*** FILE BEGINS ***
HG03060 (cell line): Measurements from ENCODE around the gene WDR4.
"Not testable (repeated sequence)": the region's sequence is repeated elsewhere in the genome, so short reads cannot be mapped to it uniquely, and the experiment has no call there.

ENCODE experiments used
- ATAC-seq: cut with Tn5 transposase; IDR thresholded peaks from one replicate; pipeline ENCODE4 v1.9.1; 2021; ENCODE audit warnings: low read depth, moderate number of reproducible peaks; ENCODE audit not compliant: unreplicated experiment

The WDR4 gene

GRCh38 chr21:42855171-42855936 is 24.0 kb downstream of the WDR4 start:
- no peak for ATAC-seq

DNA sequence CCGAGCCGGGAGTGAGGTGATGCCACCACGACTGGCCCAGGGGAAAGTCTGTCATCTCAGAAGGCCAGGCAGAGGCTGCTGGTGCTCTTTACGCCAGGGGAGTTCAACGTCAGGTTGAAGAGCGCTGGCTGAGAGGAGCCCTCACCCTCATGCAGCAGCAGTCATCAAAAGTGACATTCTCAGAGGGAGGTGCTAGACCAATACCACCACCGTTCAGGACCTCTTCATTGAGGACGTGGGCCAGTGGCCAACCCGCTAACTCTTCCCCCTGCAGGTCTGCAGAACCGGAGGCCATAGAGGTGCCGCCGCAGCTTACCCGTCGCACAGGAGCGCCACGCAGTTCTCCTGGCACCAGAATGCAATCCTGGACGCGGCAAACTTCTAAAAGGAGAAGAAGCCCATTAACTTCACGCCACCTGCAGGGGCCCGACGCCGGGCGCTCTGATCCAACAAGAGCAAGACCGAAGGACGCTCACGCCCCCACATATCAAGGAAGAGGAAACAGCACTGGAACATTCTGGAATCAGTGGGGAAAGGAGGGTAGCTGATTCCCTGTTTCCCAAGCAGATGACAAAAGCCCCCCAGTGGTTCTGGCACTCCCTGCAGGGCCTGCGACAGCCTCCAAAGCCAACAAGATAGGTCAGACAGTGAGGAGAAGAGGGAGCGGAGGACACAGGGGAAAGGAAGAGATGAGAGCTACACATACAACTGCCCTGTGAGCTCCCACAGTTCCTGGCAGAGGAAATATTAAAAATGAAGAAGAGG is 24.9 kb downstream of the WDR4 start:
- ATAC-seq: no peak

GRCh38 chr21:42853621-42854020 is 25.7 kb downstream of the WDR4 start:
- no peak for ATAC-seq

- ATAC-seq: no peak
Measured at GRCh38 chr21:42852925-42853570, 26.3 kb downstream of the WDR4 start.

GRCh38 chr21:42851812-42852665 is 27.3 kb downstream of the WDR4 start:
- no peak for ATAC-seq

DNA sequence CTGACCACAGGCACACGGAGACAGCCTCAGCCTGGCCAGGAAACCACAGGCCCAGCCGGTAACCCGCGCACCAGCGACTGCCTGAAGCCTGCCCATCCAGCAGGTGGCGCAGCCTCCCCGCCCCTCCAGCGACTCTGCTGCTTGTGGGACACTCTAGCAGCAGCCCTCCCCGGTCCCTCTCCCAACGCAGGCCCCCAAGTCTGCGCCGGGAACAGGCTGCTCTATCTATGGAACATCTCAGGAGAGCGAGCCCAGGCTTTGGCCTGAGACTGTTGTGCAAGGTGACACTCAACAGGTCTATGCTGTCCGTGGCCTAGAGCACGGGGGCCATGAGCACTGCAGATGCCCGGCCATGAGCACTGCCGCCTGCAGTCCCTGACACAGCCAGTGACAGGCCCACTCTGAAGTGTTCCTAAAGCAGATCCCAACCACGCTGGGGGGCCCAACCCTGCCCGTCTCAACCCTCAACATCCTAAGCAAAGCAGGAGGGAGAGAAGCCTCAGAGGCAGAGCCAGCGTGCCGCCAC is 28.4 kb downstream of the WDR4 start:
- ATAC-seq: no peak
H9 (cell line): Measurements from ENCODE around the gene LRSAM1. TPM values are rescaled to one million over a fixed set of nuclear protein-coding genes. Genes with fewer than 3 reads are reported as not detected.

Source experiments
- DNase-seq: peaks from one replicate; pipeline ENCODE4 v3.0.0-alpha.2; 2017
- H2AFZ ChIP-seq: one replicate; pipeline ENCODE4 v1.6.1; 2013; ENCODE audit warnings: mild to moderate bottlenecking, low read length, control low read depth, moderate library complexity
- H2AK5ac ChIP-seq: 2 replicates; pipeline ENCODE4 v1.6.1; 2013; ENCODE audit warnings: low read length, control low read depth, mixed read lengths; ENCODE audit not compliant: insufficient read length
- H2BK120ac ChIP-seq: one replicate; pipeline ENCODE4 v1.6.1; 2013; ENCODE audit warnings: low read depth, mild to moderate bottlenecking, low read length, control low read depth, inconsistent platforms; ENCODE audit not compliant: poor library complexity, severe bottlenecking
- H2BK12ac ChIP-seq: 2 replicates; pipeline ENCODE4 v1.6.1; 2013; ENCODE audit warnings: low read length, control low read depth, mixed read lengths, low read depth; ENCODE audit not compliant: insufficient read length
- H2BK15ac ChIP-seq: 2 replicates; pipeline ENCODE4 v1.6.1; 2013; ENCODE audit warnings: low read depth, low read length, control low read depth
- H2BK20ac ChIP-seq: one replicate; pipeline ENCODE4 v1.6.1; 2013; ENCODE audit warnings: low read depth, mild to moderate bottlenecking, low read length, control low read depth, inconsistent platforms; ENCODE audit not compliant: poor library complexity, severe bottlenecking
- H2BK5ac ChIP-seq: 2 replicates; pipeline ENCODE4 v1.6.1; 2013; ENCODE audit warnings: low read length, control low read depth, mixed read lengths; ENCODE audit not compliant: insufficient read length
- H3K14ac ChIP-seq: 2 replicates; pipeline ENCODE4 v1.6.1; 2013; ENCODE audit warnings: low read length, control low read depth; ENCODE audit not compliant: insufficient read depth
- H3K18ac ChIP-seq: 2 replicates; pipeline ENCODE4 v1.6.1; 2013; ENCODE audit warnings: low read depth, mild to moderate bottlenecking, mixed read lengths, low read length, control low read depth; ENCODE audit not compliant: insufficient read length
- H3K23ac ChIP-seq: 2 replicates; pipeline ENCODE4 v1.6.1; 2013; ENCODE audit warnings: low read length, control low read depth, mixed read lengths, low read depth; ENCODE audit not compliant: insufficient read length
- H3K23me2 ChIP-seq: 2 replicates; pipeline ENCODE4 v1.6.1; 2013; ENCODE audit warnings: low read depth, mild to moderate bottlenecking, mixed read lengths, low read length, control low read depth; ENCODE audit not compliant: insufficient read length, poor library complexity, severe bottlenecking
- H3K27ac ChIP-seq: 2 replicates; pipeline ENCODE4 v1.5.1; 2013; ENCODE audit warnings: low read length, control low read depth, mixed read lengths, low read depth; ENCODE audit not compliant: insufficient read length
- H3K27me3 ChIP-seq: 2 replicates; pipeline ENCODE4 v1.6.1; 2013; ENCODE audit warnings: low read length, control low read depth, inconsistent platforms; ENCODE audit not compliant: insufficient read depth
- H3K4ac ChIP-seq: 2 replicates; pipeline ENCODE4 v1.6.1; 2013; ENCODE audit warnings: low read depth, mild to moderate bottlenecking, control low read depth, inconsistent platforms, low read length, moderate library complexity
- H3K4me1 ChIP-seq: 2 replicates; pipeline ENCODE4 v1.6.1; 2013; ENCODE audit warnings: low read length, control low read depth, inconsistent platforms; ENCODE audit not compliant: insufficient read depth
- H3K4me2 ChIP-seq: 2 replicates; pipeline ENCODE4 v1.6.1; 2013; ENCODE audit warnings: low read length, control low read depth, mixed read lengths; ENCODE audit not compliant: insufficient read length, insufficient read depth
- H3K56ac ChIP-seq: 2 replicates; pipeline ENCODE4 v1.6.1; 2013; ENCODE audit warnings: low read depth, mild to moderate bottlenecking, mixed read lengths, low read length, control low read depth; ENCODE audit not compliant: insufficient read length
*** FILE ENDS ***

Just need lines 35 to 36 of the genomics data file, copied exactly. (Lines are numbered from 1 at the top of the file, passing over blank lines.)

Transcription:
- H3K4me1 ChIP-seq: 2 replicates; pipeline ENCODE4 v1.6.1; 2013; ENCODE audit warnings: low read length, control low read depth, inconsistent platforms; ENCODE audit not compliant: insufficient read depth
- H3K4me2 ChIP-seq: 2 replicates; pipeline ENCODE4 v1.6.1; 2013; ENCODE audit warnings: low read length, control low read depth, mixed read lengths; ENCODE audit not compliant: insufficient read length, insufficient read depth